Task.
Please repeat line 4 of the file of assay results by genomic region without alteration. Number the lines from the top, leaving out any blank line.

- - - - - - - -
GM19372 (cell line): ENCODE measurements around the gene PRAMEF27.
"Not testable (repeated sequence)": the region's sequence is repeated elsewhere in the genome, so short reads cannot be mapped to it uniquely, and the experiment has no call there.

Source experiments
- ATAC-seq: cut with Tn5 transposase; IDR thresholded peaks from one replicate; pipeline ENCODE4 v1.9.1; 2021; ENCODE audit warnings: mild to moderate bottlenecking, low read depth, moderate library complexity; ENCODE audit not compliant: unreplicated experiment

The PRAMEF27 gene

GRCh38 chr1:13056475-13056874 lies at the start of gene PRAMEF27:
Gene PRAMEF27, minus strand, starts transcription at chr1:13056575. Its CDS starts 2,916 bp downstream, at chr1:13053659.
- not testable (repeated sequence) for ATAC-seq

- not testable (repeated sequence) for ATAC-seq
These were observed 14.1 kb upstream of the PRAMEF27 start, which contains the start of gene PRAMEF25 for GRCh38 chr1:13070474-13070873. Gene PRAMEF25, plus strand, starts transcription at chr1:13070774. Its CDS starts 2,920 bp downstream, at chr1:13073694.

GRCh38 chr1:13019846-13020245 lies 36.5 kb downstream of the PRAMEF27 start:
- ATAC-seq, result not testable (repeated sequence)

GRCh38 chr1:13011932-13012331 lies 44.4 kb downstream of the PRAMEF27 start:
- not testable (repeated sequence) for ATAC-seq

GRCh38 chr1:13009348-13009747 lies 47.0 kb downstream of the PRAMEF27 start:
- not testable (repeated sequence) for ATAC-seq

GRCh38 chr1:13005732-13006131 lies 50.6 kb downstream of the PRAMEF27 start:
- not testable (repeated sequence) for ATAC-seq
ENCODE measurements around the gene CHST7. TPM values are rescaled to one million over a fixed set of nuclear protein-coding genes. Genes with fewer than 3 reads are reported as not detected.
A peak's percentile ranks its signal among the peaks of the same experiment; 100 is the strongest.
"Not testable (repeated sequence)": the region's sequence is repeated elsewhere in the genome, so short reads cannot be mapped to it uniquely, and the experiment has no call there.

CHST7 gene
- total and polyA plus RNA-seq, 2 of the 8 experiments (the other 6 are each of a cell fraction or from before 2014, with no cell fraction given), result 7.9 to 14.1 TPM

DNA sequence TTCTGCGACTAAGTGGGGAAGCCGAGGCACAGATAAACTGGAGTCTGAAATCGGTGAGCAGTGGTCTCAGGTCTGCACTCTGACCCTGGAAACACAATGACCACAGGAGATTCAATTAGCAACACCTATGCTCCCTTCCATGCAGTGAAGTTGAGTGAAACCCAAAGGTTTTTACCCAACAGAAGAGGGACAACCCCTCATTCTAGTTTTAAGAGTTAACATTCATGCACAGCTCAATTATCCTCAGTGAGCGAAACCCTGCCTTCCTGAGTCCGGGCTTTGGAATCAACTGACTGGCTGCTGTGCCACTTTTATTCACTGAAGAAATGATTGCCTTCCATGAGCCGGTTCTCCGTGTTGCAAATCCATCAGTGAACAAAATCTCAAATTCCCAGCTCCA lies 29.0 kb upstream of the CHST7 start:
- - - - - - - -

- ATAC-seq: cut with Tn5 transposase; IDR thresholded peaks from one replicate; pipeline ENCODE4 v1.9.1; 2021; ENCODE audit warnings: mild to moderate bottlenecking, low read depth, moderate library complexity; ENCODE audit not compliant: unreplicated experiment